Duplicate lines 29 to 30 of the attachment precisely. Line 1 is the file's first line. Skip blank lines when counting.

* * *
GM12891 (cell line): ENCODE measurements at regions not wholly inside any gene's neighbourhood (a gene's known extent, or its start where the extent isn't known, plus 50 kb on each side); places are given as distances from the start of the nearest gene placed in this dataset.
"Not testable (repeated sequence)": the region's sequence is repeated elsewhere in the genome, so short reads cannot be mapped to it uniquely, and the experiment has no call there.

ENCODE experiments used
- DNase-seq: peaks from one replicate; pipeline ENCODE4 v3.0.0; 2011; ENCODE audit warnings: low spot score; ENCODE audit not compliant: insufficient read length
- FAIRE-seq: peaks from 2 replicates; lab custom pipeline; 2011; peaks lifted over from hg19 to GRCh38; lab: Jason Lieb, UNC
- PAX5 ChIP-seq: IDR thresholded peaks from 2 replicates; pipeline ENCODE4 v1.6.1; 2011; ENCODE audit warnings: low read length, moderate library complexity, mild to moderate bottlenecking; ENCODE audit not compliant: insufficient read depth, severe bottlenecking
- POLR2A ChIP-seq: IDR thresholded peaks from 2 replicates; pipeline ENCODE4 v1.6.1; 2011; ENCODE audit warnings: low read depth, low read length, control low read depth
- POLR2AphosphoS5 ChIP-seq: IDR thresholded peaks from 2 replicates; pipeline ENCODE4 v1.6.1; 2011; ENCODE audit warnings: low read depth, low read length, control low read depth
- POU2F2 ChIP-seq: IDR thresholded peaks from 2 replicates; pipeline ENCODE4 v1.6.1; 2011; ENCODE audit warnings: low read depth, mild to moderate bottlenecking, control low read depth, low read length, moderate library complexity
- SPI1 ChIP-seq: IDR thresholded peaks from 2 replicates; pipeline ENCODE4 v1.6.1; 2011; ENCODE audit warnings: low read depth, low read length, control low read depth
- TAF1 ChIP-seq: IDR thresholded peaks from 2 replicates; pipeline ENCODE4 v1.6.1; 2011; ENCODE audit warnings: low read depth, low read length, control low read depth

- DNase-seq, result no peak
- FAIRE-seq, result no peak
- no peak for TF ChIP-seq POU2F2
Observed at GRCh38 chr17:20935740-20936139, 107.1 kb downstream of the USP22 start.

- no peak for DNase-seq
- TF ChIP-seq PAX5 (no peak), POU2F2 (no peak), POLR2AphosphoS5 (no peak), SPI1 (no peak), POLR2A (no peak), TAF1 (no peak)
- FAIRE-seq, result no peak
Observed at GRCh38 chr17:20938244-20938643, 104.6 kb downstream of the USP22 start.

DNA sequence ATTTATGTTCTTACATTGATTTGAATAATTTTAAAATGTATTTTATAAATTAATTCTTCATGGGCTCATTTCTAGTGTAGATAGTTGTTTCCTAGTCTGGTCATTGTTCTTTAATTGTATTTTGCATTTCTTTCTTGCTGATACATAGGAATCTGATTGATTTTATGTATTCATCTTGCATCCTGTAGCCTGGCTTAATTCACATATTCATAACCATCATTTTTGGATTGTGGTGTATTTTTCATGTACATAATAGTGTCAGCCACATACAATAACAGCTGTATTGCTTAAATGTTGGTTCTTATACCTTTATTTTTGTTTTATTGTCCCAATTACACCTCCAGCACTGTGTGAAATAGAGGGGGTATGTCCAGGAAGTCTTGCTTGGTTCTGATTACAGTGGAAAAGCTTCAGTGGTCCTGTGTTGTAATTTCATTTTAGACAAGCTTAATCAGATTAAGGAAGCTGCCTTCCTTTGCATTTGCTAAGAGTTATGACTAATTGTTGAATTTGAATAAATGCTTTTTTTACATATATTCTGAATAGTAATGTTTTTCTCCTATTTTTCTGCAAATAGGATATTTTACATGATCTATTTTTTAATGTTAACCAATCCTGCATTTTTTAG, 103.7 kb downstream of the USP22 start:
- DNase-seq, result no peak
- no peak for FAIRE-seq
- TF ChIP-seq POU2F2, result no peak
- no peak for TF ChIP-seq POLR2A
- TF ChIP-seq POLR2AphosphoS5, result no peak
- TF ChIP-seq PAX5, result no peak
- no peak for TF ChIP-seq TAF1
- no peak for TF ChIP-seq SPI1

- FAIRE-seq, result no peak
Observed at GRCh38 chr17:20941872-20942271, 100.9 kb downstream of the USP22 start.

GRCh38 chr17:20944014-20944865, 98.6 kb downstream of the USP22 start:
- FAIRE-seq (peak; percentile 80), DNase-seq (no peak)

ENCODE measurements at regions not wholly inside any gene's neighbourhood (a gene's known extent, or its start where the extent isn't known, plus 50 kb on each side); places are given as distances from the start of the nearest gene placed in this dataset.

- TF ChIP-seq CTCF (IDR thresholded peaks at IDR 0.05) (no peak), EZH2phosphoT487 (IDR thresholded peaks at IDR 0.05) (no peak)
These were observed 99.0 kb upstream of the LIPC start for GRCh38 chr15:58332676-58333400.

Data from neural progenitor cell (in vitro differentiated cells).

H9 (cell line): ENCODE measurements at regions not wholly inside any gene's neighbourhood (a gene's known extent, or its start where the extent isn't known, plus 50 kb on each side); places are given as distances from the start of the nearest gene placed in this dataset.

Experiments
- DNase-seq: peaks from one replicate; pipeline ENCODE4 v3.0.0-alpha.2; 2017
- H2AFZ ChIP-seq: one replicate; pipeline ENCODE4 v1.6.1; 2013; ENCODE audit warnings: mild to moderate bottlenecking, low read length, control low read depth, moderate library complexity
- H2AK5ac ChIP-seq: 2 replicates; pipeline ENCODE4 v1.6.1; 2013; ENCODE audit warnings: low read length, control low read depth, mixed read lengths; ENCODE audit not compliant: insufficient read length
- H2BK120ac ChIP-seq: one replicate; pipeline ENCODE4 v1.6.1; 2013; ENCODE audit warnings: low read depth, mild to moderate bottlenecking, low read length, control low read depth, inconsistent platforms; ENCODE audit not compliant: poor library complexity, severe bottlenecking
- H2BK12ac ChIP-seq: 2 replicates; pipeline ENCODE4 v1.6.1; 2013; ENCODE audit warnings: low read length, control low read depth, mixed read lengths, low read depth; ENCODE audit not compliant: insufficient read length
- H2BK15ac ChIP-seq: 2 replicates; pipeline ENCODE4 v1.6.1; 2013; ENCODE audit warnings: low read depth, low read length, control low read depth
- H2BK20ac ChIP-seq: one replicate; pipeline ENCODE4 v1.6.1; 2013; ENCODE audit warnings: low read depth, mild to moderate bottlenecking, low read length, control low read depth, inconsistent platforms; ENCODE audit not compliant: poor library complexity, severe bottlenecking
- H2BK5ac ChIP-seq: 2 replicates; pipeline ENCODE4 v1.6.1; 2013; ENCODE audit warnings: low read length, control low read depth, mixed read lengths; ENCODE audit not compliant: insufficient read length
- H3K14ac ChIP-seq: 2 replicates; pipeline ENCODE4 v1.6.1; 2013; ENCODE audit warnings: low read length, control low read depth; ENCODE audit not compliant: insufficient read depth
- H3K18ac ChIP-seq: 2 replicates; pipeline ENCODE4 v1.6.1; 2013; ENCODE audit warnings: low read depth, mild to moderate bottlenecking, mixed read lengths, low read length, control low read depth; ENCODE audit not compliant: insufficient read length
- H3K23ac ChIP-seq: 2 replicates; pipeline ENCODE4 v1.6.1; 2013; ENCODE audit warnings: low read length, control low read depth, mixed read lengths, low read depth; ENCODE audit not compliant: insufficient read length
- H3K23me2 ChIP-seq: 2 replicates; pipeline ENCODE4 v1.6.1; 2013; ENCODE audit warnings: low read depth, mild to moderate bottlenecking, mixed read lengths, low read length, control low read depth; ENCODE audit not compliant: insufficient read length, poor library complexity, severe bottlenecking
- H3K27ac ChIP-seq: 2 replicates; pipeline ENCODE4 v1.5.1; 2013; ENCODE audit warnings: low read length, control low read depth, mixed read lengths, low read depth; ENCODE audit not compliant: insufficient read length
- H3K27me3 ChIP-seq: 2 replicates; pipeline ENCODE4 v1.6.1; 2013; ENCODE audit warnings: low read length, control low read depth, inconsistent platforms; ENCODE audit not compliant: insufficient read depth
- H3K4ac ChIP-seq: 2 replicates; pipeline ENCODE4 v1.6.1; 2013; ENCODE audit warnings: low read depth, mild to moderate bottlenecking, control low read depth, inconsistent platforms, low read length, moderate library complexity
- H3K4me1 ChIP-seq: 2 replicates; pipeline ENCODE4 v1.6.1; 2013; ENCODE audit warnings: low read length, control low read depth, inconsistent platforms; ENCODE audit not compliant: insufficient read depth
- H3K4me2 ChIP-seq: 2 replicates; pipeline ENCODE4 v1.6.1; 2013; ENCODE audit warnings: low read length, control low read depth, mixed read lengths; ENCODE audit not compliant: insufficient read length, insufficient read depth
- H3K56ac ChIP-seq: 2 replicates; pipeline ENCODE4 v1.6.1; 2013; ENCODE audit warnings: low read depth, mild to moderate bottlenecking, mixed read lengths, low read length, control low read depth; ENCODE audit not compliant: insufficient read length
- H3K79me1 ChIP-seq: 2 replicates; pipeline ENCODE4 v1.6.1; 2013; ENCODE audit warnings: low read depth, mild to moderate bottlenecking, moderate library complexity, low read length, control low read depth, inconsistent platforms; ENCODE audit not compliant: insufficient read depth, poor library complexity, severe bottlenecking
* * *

- FAIRE-seq, result no peak
Observed at GRCh38 chr17:20941872-20942271, 100.9 kb downstream of the USP22 start.